Steven Universe Recap: “Onion Friend”
More food name puns than an Akira Toriyama manga.
We’re looking at a foundation episode, folks. As far as the current arc goes, there’s not an enormous amount to discuss here: we’re given another look at how Amethyst is dealing with the tension at home, and simultaneously how much more mature she is (season one Amethyst would’ve surely lashed out by now, reacting to her lack of control over the situation with aggression). It’s also the second time since the Sardonyx incident where we’ve seen Steven starting to withdraw: as he listens in on the stairs one gets the sense that his reaction to learning that Amethyst is also being troubled by the fighting will be to start keeping his own worries more to himself. Rose was known for keeping secrets, after all, and I wouldn’t be surprised if we’re seeing her son begin to take after her. Also Vidalia is pretty great (she reminds me of the charming painter in Kiki’s Delivery Service) and I’m hoping we get to see more of her when things are a bit less dire.
There’s a few nice world building details too, like the likely origin of Rose’s painting and the fact that Vidalia hung around Greg even after Marty was gone. And the timeline’s gone all weird again. The only real downside to the way the episodes are structured is that the threat around Peridot and Malachite sort of comes and goes as is convenient—in “Keystone Motel” Pearl had been looking for Peridot for three days straight, but this episode more or less sets that aside entirely (although to be fair, Amethyst’s “we have nothing else to do” excuse is quite blatantly an excuse not to think about Serious Stuff for a while).
But as I said, the promise for the future is by far the most tantalizing thing going on here. Onion’s been out of the spotlight for a long time (he’s made some cameos, but “Onion Trade” was the only one to fully focus on him—that, by the way, was the show’s 15th episode. This is its 65th), and leaving him at the edges of the show has helped craft an almost legendary aura of mystery around the kid. Some people think he’s a Gem or other alien, a criminal mastermind, or some kind of outright eldritch abomination.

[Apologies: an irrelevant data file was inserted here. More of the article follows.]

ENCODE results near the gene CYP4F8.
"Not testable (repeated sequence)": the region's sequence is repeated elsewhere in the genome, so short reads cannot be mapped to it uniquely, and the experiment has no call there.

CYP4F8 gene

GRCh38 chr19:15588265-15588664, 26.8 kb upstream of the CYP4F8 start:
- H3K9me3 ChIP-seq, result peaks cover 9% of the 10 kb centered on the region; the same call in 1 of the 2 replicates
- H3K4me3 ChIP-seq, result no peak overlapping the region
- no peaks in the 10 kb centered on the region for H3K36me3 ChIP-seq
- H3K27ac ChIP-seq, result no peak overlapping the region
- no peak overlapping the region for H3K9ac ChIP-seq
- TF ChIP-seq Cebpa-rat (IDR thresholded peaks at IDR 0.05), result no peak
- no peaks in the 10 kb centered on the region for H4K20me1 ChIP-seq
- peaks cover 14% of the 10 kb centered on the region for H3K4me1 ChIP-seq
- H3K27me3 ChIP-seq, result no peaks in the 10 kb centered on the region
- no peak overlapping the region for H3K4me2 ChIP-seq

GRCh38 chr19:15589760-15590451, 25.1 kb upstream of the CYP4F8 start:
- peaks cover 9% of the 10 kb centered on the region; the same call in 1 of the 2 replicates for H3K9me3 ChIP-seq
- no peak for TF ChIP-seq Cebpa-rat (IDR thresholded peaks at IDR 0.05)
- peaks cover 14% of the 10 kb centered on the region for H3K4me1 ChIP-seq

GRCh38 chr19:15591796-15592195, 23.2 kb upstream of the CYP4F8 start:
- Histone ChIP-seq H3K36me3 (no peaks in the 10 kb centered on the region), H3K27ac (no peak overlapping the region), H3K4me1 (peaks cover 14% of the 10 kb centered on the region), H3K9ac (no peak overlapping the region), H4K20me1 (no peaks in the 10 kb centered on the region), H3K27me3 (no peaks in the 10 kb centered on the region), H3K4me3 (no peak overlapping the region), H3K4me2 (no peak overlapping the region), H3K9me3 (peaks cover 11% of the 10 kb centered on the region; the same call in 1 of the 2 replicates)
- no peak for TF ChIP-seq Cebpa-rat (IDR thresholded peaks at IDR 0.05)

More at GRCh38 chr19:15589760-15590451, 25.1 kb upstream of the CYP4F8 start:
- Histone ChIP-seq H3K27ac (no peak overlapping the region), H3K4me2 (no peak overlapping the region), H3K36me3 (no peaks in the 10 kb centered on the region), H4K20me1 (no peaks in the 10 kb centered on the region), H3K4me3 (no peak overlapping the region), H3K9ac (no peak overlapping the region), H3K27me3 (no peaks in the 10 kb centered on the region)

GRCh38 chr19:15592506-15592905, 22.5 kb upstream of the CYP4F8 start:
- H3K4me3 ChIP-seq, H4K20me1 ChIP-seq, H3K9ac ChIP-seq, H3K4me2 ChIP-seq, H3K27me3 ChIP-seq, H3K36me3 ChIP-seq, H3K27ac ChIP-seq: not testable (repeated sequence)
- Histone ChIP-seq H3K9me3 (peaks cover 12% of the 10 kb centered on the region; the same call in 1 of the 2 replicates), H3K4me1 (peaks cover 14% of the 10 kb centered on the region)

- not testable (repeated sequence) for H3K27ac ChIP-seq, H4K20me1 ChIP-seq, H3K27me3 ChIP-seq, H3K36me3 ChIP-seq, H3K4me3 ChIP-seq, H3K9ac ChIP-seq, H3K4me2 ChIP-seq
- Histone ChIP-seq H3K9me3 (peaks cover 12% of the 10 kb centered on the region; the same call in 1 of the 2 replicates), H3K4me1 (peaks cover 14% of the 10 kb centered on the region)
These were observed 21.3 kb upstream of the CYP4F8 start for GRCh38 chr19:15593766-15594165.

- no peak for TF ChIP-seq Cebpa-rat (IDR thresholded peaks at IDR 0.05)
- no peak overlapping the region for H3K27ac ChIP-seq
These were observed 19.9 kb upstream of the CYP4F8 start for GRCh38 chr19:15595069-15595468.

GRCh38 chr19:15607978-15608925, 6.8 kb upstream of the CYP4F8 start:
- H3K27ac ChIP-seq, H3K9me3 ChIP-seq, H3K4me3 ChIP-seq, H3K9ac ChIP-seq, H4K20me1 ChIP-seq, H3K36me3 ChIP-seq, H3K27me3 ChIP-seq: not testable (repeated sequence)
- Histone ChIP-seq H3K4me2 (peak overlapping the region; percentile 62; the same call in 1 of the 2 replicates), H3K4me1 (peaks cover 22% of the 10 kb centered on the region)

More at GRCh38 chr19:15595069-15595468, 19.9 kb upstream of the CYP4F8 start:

The lack of detail from Onion himself left people a lot of room to go wild, and Steven’s uneasiness about the kid comes across as the biggest nail in the coffin. This is the kid who’s still refusing to give up on Peridot, remember (and I won’t until he does). Steven’s been a pretty reliable emotional barometer for the viewer—if he likes someone who seems awful it’s probably worth waiting around for them, and if he doesn’t like someone then things are gonna get real bad, real quick.
Which is why it’s such a pleasant surprise to see this episode pull a reversal of sorts. Steven’s attempts to escape Onion’s house are relatable (who hasn’t had the one bizarre neighborhood kid or cousin you had to put up with because your parents liked each other?), but none of the strange behavior we see from Onion ends up being particularly dangerous. It is undeniably weird that he has a tape of his own birth and thought it would a great thing to share with Steven, but it’s not going to cause a universe-unraveling meltdown. The episode’s most unsettling moment even ends up becoming its sweetest, once it clicks that the little mouse chilling out in Onion’s mouth (totally logical, i mean the kid doesn’t have pockets – where else was he supposed to put it?) was probably the same one Steven felt so distraught about having to feed to the snake.